1. In a system including multiple fixed units and at least one mobile unit, said fixed units having time clocks substantially synchronized to a system wide time base and each mobile unit having means for transmitting pulse signals from time to time, the combination of means for determining the times at which the mobile units transmit their pulse signals without requiring cooperation from the mobile units beyond the occasional transmission of their pulse signals, comprising:
a. at least three fixed units spaced apart and located in a geographical area and forming the foci of coordinate hyperbolic grids representing the loci of points having constant differences in signal propagation times to the foci, and at least one of said fixed units forming the center of a polar coordinate grid of propagation times to at least that one fixed unit;
. receiver means at said fixed units for receiving said pulse signals; and
c. common computer means connected to said receiver means and responsive to the relative times of arrivals of said signals to locate a point in said hyperbolic time grid representing the position of the transmitting mobile unit, and said computer means being operative using said point and said polar time grid to determine the time according to the clock within said one fixed unit when the mobile unit transmitted its signal,
2. In a combination as set forth in claim I, both the fixed units and the mobile units having time clocks substantially synchronized to said system wide time base, and said mobile units having means for transmitting said pulse signals and information indicating the times at which said signals were transmitted according to the mobile units time clock.
3. In a combination as set forth in claim 2, means for comparing the time of transmission of a mobile unit pulse signal as determined according to the clock within one fixed unit with the time of transmission of the signal as indicated according to said information based upon the mobile units time clock to determine the accuracy of synchronization of that time clock with respect to the clock in said one fixed unit.
4. In a combination as set forth in claim 3, communication means between the fixed unit associated with the polar time grid and said mobile units and operative for instructing the mobile units when their own clocks are determined to be inaccurate.
5. In a combination as set forth in claim 3, said communication means including clock error telemetry means.
6. In a combination as set forth in claim 1, both the fixed units and the mobile units having time clocks substantially synchronized to said system wide time base, said base including a repeating cycle of time slots occupied by the mobile units, and the mobile units respectively including means to transmit their pulse signals at predetermined moments in the slots known to all participating units.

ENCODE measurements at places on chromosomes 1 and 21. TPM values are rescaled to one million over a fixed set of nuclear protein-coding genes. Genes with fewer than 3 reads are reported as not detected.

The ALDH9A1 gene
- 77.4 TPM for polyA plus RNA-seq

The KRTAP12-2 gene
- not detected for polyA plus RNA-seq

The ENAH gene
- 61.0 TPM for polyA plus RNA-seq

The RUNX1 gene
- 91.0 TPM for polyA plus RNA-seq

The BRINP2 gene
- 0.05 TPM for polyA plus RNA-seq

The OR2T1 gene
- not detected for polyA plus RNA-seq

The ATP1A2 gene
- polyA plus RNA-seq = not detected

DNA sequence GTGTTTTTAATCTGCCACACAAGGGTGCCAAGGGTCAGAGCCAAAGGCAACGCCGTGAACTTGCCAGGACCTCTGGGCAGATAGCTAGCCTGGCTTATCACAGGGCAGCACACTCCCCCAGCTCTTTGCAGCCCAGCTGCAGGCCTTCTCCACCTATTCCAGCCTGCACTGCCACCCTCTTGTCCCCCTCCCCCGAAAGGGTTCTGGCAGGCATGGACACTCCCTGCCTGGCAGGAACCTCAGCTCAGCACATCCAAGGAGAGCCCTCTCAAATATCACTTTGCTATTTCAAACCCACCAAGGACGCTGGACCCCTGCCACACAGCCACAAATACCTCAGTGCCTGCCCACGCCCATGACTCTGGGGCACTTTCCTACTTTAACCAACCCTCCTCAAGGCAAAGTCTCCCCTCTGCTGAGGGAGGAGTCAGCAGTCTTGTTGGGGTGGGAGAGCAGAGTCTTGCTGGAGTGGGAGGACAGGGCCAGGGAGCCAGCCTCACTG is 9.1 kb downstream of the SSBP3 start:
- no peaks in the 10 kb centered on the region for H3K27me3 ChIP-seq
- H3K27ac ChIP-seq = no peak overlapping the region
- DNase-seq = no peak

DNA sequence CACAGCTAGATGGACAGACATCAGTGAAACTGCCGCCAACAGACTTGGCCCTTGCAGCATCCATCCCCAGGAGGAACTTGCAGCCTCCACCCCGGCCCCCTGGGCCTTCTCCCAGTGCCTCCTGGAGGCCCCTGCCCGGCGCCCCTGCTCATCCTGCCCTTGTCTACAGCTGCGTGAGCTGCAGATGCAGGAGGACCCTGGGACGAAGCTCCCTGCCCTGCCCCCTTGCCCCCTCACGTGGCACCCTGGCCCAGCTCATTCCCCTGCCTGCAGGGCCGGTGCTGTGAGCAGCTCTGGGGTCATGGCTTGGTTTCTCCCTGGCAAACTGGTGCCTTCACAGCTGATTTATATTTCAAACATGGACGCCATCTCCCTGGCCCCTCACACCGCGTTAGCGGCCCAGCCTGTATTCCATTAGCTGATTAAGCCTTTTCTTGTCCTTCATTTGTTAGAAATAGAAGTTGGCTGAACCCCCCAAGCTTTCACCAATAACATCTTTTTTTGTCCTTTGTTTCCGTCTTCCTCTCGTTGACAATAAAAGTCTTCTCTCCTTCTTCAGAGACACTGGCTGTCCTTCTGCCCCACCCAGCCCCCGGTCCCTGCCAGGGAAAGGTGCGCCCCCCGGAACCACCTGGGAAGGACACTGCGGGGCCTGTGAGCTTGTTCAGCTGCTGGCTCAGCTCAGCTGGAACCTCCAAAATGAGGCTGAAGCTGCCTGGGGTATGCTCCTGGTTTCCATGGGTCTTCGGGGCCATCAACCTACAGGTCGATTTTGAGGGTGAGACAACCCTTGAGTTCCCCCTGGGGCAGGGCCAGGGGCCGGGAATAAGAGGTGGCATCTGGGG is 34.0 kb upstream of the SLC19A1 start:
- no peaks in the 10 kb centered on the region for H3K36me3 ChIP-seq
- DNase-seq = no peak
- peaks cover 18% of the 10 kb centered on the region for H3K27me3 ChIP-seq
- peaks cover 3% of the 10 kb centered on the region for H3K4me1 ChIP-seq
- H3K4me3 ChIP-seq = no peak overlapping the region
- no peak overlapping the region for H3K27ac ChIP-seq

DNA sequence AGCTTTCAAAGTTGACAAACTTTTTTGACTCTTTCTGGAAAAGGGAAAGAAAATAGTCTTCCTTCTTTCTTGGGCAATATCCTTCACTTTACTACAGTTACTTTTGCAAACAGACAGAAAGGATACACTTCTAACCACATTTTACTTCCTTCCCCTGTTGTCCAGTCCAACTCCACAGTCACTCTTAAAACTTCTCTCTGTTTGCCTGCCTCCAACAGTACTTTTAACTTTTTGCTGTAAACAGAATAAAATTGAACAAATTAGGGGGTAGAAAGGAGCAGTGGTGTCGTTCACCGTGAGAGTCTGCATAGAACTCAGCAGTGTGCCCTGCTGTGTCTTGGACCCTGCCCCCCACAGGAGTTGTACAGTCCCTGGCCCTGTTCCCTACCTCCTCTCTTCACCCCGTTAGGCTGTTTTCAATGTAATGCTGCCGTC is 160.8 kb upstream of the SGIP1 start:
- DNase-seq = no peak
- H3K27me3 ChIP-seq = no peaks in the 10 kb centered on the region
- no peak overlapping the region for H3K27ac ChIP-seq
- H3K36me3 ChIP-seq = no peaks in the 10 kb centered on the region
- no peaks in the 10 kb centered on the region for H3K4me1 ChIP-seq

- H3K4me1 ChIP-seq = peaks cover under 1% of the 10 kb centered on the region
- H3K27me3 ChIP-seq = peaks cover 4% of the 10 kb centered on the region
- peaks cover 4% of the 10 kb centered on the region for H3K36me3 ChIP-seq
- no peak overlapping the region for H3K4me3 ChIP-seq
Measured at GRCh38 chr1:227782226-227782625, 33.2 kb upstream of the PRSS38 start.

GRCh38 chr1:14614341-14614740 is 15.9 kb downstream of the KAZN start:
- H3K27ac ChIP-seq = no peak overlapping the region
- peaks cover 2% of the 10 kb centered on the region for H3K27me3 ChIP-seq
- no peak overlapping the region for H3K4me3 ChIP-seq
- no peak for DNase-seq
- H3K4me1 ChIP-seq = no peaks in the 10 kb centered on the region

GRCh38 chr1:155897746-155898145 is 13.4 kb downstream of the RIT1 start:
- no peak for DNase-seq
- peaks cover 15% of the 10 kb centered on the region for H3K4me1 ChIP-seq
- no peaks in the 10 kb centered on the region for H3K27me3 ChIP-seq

7. ln a combination as set forth in claim 6, means for comparing the time of transmission of a mobile units pulse signal as determined by said computer means with said predetermined moment at which the mobile unit transmitted the signal according to its own clock to determine the accuracy of the latter clock.
8. In a combination as set forth in claim 7, communication means between the fixed unit associated with the polar time grid and said mobile units and operative for instructing the mobile units when their own cycles are determined to be inaccurate.
9. In a combination as set forth in claim 8, said communication means including clock error telemetry means.
it). In a combination as set forth in claim 1 and including at least two mobile units, means for locating a fourth fixed unit with respect to the grids established by said at-least-three other fixed units and said fourth fixed unit being coupled to said common computer means, comprising means at the fourth fixed unit for receiving the mobile units transmitted pulse signals; means including said computer means and said other fixed units for determining the positions in the hyperbolic grids said at-least-two mobile units and for informing said fourth fixed unit of their positions; means operative at the fourth fixed unit for determining time differences relative to the propagation of the pulse signals from said located mobile units to said fourth fixed unit; and said computer means including means using at least two thus-determined time differences to locate the fourth unit inthe grid.
ll. In a combination as set forth in claim 1 and including at least one mobile unit whose positionin said grids has been determined and whose times of transmission have been determined in the time base of said atleast-three other fixed units and including a remote fourth fixed unit which is coupled to said computer means and whose position in the grids is known, means for synchronizing the fourth units clock with the time base to which said other fixed units are synchronized comprising, means at the fourth fixed unit for receiving the mobile units transmitted pulse signal; means including said computer means for determining the actual time of arrival of the received signal according to the fourth units clock time, for computing when the pulse signal should arrive at the fourth unit according to its position in said grids and the time base of the three fixed units, and for computing the error in the clock at the fourth unit by comparing said actual time of arrival with said computed time of arrival; and means for correcting the fourth fixed units clock to eliminate such error.